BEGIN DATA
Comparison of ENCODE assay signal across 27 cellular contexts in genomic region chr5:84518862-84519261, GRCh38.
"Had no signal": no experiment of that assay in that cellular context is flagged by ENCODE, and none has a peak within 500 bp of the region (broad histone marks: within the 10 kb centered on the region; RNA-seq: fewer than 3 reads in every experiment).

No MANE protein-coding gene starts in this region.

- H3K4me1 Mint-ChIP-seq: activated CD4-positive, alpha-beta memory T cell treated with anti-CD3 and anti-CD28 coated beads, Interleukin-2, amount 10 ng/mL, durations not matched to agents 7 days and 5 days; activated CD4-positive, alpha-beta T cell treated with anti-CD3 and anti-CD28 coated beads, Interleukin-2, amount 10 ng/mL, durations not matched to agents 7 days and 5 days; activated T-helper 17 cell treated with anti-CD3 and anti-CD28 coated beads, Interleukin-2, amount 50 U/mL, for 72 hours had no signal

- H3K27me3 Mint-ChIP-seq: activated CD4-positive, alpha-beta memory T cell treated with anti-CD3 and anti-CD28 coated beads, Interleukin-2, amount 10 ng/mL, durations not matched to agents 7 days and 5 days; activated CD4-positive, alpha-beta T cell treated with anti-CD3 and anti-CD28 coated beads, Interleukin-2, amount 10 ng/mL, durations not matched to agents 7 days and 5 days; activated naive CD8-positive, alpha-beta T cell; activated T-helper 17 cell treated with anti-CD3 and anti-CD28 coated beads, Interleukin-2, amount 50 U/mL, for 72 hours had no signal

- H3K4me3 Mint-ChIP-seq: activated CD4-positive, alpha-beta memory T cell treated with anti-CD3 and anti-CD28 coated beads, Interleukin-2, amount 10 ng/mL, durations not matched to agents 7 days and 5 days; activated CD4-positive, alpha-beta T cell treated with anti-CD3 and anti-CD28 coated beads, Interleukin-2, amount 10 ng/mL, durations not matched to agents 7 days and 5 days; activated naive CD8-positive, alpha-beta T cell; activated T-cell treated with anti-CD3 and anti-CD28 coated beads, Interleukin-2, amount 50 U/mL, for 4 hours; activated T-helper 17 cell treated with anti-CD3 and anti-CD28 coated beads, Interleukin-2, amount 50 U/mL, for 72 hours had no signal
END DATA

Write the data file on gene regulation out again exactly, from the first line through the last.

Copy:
Comparison of ENCODE assay signal across 27 cellular contexts in genomic region chr5:84518862-84519261, GRCh38.
"Had no signal": no experiment of that assay in that cellular context is flagged by ENCODE, and none has a peak within 500 bp of the region (broad histone marks: within the 10 kb centered on the region; RNA-seq: fewer than 3 reads in every experiment).

No MANE protein-coding gene starts in this region.

- H3K4me1 Mint-ChIP-seq: activated CD4-positive, alpha-beta memory T cell treated with anti-CD3 and anti-CD28 coated beads, Interleukin-2, amount 10 ng/mL, durations not matched to agents 7 days and 5 days; activated CD4-positive, alpha-beta T cell treated with anti-CD3 and anti-CD28 coated beads, Interleukin-2, amount 10 ng/mL, durations not matched to agents 7 days and 5 days; activated T-helper 17 cell treated with anti-CD3 and anti-CD28 coated beads, Interleukin-2, amount 50 U/mL, for 72 hours had no signal

- H3K27me3 Mint-ChIP-seq: activated CD4-positive, alpha-beta memory T cell treated with anti-CD3 and anti-CD28 coated beads, Interleukin-2, amount 10 ng/mL, durations not matched to agents 7 days and 5 days; activated CD4-positive, alpha-beta T cell treated with anti-CD3 and anti-CD28 coated beads, Interleukin-2, amount 10 ng/mL, durations not matched to agents 7 days and 5 days; activated naive CD8-positive, alpha-beta T cell; activated T-helper 17 cell treated with anti-CD3 and anti-CD28 coated beads, Interleukin-2, amount 50 U/mL, for 72 hours had no signal

- H3K4me3 Mint-ChIP-seq: activated CD4-positive, alpha-beta memory T cell treated with anti-CD3 and anti-CD28 coated beads, Interleukin-2, amount 10 ng/mL, durations not matched to agents 7 days and 5 days; activated CD4-positive, alpha-beta T cell treated with anti-CD3 and anti-CD28 coated beads, Interleukin-2, amount 10 ng/mL, durations not matched to agents 7 days and 5 days; activated naive CD8-positive, alpha-beta T cell; activated T-cell treated with anti-CD3 and anti-CD28 coated beads, Interleukin-2, amount 50 U/mL, for 4 hours; activated T-helper 17 cell treated with anti-CD3 and anti-CD28 coated beads, Interleukin-2, amount 50 U/mL, for 72 hours had no signal